Severity of child pedestrian injuries due to bonnet-type-vehicle collision


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Abstract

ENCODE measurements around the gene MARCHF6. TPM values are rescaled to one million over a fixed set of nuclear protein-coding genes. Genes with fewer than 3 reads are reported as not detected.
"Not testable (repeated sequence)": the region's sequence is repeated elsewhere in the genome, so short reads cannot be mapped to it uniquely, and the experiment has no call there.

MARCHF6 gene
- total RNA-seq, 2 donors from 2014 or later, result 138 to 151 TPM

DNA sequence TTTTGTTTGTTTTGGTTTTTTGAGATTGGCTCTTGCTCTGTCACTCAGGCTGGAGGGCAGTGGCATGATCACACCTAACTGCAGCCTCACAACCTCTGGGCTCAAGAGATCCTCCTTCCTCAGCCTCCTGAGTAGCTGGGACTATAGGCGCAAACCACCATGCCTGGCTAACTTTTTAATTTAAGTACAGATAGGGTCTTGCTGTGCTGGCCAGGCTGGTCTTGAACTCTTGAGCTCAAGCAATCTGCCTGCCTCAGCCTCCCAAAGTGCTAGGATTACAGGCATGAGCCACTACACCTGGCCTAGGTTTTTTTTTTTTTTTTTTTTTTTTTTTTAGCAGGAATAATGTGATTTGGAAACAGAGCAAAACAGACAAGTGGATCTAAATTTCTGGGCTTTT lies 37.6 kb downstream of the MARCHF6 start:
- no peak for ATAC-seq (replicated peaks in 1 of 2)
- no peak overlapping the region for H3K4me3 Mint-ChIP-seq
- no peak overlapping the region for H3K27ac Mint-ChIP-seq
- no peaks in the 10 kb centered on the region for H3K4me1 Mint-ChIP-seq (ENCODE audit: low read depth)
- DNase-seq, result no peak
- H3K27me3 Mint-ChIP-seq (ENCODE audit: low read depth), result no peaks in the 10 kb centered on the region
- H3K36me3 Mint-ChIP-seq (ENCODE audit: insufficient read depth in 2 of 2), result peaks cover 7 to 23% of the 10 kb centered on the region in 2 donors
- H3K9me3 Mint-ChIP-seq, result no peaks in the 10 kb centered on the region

Background:The aim of this study was to clarify the pattern of child pedestrian injury, injury severity, and its relation to collision velocity in bonnet-type-vehicle collision.Methods:In-depth data were retrospectively collected from the Institute for Traffic Accident Research and Data Analysis on pedestrians younger than 13 years old with any bodily injuries from collisions with bonnet-type vehicles between 1993 and 2004.Results:Forty-seven patients from 43 collisions with a mean age of 6.9 ± 2.5 years were included in the study. Injury severity was not significantly different between patients who were hit by the front of the vehicle and those who were hit by the side of the vehicle. In front collisions, impact with the vehicle was associated with significantly higher Abbreviated Injury Scale (AIS) scores than those for impact with the road, especially for the lower extremities (mean: 1.2 vs 0.2, P < 0.001). Injury severity of the lower extremities and collision velocity were examined. The estimated collision velocity of the vehicle was not significantly different between patients with lower extremity AIS scores of 0 or 1 and those of 2 or 3.Conclusions:Some pediatric pedestrians suffer from collisions with bonnet-type vehicles without lower extremity fractures owing to the characteristics of child pedestrians. Providing injury prevention programs for children in communities and schools, developing active safety devices in the vehicle, and modifying the vehicle body to a pediatric pedestrian-friendly structure may increase pedestrian protection.

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